Argentina on Review for Emerging-Market Status After Macri Movesby
MSCI to include Argentina in 2017 annual market revision
It has been rated frontier by MSCI for the past seven years
Argentina is one step closer to regaining its status as an emerging market as MSCI Inc. considers the possibility of an upgrade that could lure new investors.
The market in South America’s second-largest economy will be included in MSCI’s 2017 annual market review to determine if the nation is ready to leave its frontier status after seven years, the New York-based firm said in a statement.
The review comes as President Mauricio Macri takes steps aimed at jump-starting growth and restoring investor confidence. Since taking office in December, he’s eliminated most capital controls, scrapped some export taxes and reached a deal with creditors from the nation’s historic default in 2001.
A reclassification by MSCI, whose indexes are the benchmark for more than $10 trillion in assets worldwide, could bring a surge of capital from investors who wouldn’t put their money in a frontier market, a grade shared by countries such as Kazakhstan and Morocco. Funds with about $1.7 trillion in assets track MSCI’s emerging-market index, compared with just $26 billion for the frontier gauge.
“We’re doing our best to give the right signals to be part of MSCI’s emerging-market index,” said Marcos Ayerra, the head of the Comision Nacional de Valores, the nation’s securities regulator. “There’s a fight in the region for investors, so you really need to be more attractive to stand out. Being part of the emerging-market index will add market liquidity and accelerate the market for initial public offerings.”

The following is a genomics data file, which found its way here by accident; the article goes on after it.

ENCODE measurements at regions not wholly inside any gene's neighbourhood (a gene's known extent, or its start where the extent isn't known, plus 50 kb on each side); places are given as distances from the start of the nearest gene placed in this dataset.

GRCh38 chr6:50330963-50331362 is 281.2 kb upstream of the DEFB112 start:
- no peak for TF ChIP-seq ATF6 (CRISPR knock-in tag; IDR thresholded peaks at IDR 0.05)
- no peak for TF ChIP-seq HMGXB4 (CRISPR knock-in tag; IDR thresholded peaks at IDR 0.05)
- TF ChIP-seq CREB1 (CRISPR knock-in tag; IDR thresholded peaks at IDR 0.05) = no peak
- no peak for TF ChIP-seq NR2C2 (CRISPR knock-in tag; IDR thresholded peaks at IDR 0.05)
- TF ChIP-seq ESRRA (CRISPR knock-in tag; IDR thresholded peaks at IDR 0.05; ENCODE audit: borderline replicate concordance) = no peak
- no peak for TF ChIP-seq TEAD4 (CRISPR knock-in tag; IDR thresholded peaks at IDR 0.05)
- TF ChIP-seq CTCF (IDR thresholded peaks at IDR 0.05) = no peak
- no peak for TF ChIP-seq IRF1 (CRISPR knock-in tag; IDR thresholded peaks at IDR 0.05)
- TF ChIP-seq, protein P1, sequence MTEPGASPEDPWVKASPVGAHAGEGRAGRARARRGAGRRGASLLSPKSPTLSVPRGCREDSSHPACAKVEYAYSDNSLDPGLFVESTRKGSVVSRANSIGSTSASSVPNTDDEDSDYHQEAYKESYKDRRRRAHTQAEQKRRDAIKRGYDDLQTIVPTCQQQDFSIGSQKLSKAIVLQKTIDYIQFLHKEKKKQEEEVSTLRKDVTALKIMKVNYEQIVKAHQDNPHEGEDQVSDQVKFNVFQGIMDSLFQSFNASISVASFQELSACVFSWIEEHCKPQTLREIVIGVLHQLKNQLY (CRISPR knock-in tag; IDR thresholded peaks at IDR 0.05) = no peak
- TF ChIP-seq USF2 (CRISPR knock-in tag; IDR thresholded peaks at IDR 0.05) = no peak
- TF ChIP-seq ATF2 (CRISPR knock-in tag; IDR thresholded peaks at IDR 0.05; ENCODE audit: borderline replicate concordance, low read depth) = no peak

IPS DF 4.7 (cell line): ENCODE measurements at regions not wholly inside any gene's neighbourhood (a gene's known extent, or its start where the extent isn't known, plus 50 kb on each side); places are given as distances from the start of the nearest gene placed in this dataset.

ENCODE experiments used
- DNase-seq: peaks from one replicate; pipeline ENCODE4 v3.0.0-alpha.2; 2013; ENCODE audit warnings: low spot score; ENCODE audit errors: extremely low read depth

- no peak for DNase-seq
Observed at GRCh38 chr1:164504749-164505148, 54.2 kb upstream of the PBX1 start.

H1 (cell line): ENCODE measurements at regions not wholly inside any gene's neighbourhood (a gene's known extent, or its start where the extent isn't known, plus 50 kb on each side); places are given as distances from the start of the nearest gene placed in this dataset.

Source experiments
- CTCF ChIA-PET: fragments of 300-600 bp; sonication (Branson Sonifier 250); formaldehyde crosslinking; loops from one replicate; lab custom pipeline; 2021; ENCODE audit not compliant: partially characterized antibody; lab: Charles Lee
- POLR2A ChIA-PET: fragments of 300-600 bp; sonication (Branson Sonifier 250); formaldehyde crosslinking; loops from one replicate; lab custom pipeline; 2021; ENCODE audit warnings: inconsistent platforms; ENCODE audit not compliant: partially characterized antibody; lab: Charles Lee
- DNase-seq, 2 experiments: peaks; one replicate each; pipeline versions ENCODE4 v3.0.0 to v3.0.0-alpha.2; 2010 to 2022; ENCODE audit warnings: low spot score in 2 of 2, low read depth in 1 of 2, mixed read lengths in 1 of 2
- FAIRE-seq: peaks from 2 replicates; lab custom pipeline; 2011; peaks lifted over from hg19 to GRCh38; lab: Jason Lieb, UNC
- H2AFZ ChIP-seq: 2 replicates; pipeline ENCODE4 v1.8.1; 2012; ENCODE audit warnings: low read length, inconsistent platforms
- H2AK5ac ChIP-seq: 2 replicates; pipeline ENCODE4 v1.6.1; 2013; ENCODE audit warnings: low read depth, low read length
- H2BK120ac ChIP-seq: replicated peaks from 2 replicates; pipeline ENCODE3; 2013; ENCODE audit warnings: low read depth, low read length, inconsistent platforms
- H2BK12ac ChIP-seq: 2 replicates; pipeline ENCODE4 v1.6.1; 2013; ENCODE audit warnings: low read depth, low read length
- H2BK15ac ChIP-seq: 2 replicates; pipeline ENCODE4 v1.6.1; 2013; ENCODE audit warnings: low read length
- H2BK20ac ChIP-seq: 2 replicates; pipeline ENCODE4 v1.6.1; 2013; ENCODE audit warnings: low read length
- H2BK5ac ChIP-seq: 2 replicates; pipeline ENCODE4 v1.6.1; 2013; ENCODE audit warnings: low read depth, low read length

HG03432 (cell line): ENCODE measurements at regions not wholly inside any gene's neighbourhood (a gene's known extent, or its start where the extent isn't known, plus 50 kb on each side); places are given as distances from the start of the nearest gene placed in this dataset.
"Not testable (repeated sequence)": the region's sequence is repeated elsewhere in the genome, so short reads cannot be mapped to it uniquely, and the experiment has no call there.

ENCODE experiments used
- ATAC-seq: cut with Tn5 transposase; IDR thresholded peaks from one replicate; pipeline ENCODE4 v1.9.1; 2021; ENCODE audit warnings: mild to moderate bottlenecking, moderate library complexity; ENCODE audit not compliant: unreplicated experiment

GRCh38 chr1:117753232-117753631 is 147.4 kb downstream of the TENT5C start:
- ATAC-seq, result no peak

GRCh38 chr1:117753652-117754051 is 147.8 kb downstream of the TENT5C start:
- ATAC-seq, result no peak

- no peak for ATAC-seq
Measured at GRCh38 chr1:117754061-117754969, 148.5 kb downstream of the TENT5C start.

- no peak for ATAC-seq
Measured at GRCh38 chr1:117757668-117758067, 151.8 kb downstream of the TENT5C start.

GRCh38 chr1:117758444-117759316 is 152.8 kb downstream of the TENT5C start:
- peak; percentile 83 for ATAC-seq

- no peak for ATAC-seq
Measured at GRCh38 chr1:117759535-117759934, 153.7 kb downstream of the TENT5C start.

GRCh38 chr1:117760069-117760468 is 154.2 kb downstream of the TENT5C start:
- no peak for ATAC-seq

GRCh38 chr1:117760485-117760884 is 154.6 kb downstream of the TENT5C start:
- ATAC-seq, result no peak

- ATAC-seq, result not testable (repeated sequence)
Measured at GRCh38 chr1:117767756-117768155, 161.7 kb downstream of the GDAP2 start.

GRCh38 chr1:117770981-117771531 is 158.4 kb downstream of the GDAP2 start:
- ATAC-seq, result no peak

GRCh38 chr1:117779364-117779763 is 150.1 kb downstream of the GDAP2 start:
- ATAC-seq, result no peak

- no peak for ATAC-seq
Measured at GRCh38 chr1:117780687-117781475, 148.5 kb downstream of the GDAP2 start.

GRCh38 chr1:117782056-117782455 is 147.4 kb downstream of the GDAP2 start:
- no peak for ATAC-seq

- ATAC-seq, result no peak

Equity trading in Argentina has shriveled since 2009, when the nation was downgraded to frontier, following a rule that required 30 percent of incoming funds to be put in an interest-free bank account for one year. The capital control was undone in January by Macri. Argentina’s total market capitalization of $57.3 billion is now one-ninth that of Brazil and below that of smaller economies in the region including Chile, Colombia and Peru, which are classified as emerging markets.
In addition to reducing capital controls, MSCI requires that emerging markets have at least three companies that meet certain liquidity requirements and have a market value of at least $1.26 billion. YPF SA, Banco Macro SA and Grupo Financiero Galicia SA already meet the minimum requirements, according to a study conducted by Itau BBA.